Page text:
** We don’t seem to have a time-frame in which to relate the journey of WHITE BEAR (WAPUSK) from Cumberland to Red River. However, it would seem that Reverend John WEST had departed from Red River around the same time and had been replaced by Reverend JONES by the time WHITE BEAR arrived.


In October of 1825 William COCKRAN (1798-1865) and his wife arrived at Red River as assistants to Reverend JONES.


On Feb 13, 1828 Mary BEAR was church-wed at St Johns to William TATE (1792-1878), son of Catherine METISSE & James TATE (1759-c1834) from Orkneys.In 1832 son William married in Red River to Margaret TATE,Mary’s sister.


In 1828 Reverend JONES took leave of absence from Red River, returned to England, married Mary LLOYD and returned that fall with his bride to resume his clerical and teaching duties.




In 1832 (re Pam) WHITE BEAR was baptised by Reverend David JONES.


In 1832 construction of Lower Ft Garry was begun. This new fort became an important trading center for supplying goods to northern fur trading posts and packing furs for shipment to York Factory. Encouraged by Governor George SIMPSON (1786-1860), Reverend JONES proposed a boarding-school or seminary at Upper Church “for the moral improvement, religious instruction, and general education of Boys; the sons of Gentlemen belonging to the Fur Trade.” This establishment became known as the Red River Academy, the first English-speaking high school in the northwest.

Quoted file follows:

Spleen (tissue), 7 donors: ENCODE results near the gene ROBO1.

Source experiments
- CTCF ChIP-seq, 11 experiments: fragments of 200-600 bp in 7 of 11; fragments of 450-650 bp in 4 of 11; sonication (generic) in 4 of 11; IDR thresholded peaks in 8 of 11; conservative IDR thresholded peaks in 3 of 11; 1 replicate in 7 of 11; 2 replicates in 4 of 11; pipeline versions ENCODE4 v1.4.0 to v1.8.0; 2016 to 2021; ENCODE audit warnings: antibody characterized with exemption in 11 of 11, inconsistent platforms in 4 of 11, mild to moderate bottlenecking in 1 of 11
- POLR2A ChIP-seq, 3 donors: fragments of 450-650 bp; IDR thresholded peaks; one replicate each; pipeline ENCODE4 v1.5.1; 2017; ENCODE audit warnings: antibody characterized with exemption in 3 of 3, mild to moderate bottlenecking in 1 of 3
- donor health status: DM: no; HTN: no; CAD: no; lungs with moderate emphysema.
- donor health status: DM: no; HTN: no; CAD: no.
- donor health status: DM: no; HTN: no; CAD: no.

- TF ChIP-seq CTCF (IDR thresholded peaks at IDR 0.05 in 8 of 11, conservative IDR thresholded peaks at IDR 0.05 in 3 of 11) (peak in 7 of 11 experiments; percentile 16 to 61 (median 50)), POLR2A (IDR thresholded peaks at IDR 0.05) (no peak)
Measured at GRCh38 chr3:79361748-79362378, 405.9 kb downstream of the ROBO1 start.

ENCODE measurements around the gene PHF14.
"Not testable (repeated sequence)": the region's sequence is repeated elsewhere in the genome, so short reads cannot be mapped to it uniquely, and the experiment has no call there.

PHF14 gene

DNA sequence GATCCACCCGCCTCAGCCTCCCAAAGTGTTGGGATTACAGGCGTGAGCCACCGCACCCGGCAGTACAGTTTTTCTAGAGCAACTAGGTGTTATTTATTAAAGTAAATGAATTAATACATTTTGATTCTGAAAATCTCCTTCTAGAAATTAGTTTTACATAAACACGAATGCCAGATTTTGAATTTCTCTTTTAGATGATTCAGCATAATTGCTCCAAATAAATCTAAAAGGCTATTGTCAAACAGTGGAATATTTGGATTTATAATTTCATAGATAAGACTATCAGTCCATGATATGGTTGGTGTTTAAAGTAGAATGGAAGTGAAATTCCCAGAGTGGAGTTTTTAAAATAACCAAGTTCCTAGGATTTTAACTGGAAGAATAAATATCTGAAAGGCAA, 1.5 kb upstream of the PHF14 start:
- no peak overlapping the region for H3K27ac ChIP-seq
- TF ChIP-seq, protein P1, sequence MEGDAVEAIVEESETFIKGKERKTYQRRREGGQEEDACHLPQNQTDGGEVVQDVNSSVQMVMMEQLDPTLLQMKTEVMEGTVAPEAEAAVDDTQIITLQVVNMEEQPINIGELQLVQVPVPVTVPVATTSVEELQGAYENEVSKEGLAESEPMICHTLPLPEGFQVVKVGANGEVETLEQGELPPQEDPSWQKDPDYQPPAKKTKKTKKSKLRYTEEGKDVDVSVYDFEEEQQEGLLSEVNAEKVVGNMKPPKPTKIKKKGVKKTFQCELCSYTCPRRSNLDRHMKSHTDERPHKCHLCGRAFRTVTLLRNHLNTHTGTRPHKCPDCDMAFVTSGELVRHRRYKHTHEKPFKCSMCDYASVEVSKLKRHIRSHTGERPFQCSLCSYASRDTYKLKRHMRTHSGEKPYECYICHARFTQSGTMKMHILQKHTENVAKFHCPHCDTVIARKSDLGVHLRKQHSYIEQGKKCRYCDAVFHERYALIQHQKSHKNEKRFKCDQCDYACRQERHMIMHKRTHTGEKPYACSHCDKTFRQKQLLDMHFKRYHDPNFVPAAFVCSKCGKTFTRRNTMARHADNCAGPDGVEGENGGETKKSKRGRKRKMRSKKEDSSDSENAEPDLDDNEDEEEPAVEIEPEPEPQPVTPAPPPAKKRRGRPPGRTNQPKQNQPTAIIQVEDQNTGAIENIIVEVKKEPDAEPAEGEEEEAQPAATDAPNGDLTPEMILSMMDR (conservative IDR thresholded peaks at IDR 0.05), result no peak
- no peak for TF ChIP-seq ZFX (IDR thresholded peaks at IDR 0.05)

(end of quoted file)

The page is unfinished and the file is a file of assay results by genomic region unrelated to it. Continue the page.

In 1839 Reverend John SMITHURST (1807-1867) arrived to relieve Reverend William COCKRAN from the burden imposed by the exclusive charge of the Indian Settlement (St Peters).


SMITHURST had to wait until Oct 7, 1840, for his first Wedding, but it was a notable one: Chief PEGUIS (1774-1864) to “Victoria”. ** MORE ABOUT CHIEF PEGUIS




Smithurst Registry: Burials: March 24, 1844, The WHITE BEAR, aged 80.


It was around 1844-45 that daughter Elizabeth married James ASHAM (1823-1901)


In 1848 alleged son John married Catherine ERASMUS, daughter of Catherine BUDD and Peter ERASMUS (1794-1849) from Denmark. ** MORE ABOUT PETER ERASMUS


Son Thomas apparently had two wives (Nelly, an Indian) and Isabel BEARDY (b-1820) who was recorded with him in the St Peters Reserve (MB) in 1870.


If you have more information of comments about this family or any of the BEAR families of St Peters who may have been descendants, we would love to hear from you on the Forum under the Topic set up for that purpose.



=========================== Family Details ===========================







?3. 1804 JOHN BEAR (Catherine ERASMUS)


4. 1807 DAVID TURNER aka BEAR (m1. Eliza SMITH, m2. Maria TAIT)


5. 1810 THOMAS BEAR (m1. Nelly Indian, m2. Isabel BEARDY)

6. 1813 WILLIAM BEAR (m. Margaret TATE)


7. 1815 MARY BEAR (m1. William TAIT / TATE)


8. 1823 ELIZABETH BEAR (m. James ASHAM)